Spring bean variety improvements help drive growth in the UK pulse crop

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Continual investment in spring bean breeding has produced varieties that have greatly improved yields and agronomics for growers, plus better characters for exporters and end users, helping to drive the growth of the pulse crop.

“At the turn of the century in 2000, the variety Maya was at the top of the Recommended List with a trials yield around 4.5t/ha and a downy mildew rating of 3,” comments Theo Labuda, Managing Director of LS Plant Breeding Ltd (LSPB). “The latest PGRO RL for 2017 is headed by our variety Lynx with a trials yield getting close to 6t/ha and step change in downy mildew rating to a 7.”

“Of course, seasonal factors play a part and the changes in control varieties make it difficult to calculate precise figures. However, our core message is not the exact year-to year figures – it is that there has been a very worthwhile improvement in spring bean varieties since the millennium. And that this has been significantly driven by the effort LSPB has put into spring bean breeding to bring a series of improved varieties to UK growers.”

 Mr Labuda points out that a major breakthrough came with Fuego which was 11% over control varieties in 2007. Then Fury followed with a similar leap over controls in 2011, and the latest 2017 PGRO Recommended List has LSPB’s Lynx and Vertigo at its head with Fanfare close behind.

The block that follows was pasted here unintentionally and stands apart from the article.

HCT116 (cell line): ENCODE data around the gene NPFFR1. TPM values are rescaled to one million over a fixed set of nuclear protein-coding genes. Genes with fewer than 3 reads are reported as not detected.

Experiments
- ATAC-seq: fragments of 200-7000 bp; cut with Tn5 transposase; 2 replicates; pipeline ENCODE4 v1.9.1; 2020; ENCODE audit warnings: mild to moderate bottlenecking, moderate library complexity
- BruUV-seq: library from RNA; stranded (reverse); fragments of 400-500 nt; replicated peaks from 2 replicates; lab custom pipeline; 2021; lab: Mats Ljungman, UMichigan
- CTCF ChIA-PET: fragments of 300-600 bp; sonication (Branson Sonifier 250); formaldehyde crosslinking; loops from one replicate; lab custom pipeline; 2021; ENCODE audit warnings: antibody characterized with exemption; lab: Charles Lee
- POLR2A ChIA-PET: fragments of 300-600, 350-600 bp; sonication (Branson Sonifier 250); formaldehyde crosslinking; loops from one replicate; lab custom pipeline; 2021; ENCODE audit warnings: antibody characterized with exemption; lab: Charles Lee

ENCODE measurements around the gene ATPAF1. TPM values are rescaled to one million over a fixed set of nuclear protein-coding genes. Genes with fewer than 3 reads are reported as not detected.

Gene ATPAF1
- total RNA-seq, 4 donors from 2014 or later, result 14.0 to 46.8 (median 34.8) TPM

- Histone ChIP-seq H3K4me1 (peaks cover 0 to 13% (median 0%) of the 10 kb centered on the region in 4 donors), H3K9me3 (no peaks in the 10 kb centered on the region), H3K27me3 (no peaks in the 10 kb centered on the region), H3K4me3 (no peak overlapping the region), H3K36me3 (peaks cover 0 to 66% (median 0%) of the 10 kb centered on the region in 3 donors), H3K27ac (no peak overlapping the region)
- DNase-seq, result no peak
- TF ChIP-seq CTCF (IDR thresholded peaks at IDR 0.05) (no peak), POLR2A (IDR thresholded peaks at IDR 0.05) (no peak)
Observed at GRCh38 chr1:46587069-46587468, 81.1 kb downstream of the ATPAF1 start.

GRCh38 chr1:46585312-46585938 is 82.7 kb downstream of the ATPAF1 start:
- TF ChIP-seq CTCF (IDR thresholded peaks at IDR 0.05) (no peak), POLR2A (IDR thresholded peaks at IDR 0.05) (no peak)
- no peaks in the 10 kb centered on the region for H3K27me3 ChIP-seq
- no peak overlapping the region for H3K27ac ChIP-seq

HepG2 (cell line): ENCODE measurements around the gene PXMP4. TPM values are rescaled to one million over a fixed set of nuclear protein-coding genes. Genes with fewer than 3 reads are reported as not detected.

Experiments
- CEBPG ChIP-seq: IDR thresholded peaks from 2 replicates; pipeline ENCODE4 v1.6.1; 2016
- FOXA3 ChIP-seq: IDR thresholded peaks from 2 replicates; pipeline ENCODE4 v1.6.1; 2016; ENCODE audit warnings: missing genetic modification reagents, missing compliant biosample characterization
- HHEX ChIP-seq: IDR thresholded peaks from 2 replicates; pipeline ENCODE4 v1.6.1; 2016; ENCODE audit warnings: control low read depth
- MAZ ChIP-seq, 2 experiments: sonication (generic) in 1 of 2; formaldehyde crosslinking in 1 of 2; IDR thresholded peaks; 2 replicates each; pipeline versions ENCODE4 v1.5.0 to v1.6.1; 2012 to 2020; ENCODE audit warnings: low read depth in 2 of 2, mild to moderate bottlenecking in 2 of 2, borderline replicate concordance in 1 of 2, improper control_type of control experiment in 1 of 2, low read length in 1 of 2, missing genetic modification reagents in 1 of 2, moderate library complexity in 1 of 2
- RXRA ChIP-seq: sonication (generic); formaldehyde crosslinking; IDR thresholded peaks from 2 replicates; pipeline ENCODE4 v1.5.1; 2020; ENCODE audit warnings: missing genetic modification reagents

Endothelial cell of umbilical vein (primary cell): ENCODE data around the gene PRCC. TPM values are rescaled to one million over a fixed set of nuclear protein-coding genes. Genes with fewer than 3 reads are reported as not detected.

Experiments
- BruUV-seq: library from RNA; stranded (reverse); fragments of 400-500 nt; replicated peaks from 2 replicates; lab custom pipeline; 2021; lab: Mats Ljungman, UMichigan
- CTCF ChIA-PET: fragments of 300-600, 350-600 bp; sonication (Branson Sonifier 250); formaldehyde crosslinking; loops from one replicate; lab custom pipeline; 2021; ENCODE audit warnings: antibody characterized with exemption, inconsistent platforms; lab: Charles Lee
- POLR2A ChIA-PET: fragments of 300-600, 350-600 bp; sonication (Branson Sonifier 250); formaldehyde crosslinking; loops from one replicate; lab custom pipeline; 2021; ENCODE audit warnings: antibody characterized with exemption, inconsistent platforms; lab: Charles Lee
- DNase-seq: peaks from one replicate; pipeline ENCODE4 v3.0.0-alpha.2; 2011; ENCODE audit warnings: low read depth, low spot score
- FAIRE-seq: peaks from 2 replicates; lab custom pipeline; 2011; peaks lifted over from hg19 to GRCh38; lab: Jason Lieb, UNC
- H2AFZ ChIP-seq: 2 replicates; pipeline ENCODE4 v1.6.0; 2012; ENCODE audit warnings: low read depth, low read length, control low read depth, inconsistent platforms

Indeed, growers are now reaching for further yield gains with the PGRO Bean Yield Challenge looking for the first grower to achieve a verified yield of 10t/ha or more.

As important for growers, agronomic characters have also been improved – for example, Lynx has a ‘7’ for downy mildew to raise the bar for disease resistance. For the future, LSPB have some very early to mature varieties in the NL trials system to allow beans to be successfully grown even further North than at present.

Crop quality for the end user has also increased, and the export market for UK-grown beans has been aided by significant increases in thousand grain weights with the average of 449 across all recommended spring beans in 2000 increasing by nearly 20% to an average of 534 in 2017.

Mr Labuda adds: “We have further varietal improvements in prospect with our spring bean variety Tiffany – currently in breeders and official trials – looking to extend the domestic UK market. It is high in yield with medium to early maturity plus good standing power – and distinguished by a high protein content. 

Importantly for the end user, Tiffany’s low content of the anti-nutrients Vicine and Convine (LVC) make the variety particularly suitable for animal feed, as these anti-nutrients can have a negative effect on performance.

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